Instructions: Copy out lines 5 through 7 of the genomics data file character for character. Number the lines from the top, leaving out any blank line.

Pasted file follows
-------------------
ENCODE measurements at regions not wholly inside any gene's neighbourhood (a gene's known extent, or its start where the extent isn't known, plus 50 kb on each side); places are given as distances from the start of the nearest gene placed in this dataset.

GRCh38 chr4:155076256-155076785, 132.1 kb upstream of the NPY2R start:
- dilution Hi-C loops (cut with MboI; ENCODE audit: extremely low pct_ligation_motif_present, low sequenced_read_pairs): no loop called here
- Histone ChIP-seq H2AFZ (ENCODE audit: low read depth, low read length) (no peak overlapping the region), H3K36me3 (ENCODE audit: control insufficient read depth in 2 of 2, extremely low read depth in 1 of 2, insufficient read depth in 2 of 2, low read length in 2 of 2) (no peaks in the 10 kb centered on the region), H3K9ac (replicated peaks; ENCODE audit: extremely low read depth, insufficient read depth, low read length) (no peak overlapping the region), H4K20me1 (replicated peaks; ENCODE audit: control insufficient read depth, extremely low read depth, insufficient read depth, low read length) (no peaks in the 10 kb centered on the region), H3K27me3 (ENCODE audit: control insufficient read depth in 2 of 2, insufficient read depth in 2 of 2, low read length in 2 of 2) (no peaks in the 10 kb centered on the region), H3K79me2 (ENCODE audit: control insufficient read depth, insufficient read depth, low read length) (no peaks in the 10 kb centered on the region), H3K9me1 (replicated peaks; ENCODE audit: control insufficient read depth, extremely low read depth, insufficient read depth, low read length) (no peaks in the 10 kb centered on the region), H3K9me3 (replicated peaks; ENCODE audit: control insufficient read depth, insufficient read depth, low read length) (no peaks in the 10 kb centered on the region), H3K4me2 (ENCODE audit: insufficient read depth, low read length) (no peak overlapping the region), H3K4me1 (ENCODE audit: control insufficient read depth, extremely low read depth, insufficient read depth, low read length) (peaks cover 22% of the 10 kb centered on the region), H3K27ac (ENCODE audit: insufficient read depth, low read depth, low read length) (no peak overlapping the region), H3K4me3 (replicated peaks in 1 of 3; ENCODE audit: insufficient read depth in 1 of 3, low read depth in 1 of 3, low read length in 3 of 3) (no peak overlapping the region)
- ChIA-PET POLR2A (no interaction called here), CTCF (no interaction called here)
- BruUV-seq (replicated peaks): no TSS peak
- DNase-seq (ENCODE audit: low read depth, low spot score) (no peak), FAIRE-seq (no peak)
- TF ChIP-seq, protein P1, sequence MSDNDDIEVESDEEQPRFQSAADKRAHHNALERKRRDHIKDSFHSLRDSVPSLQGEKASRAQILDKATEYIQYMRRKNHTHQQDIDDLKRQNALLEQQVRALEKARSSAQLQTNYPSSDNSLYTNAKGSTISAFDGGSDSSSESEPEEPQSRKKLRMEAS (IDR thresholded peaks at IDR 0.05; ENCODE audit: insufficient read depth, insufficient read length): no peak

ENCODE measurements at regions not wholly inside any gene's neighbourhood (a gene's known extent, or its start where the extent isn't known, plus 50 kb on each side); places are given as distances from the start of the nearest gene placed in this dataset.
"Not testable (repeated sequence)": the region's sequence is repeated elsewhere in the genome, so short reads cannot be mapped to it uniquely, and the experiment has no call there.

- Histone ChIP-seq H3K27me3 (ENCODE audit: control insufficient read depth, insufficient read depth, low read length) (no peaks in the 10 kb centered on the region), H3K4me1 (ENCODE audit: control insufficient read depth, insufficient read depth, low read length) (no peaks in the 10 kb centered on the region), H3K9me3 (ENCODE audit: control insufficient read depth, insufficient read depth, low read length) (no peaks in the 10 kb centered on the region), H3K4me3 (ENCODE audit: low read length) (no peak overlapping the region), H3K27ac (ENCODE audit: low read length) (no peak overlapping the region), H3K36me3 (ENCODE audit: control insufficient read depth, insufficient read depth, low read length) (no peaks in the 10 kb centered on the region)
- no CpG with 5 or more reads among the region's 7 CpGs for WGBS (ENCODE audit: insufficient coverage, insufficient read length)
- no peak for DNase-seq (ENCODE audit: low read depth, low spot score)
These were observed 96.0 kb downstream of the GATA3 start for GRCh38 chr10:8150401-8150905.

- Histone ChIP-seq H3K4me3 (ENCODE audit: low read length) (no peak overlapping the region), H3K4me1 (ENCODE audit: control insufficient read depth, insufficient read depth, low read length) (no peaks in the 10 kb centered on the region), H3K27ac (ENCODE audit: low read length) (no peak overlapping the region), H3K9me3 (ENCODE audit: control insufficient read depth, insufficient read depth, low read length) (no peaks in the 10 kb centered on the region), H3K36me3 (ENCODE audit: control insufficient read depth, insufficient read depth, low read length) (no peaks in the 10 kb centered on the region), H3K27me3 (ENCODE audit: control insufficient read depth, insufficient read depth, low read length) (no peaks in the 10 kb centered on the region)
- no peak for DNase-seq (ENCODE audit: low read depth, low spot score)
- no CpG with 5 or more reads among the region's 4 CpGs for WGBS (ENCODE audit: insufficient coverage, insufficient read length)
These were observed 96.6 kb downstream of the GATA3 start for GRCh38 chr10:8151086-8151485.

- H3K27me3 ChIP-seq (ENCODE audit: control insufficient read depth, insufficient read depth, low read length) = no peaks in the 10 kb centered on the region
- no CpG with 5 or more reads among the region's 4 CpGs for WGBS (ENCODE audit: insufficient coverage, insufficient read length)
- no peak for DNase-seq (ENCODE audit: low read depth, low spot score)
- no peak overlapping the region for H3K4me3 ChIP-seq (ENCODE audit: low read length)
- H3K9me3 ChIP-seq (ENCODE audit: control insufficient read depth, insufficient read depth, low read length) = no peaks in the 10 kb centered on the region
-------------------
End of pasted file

- ChIA-PET POLR2A (no interaction called here), CTCF (no interaction called here)
- BruUV-seq (replicated peaks): no TSS peak
- DNase-seq (ENCODE audit: low read depth, low spot score) (no peak), FAIRE-seq (no peak)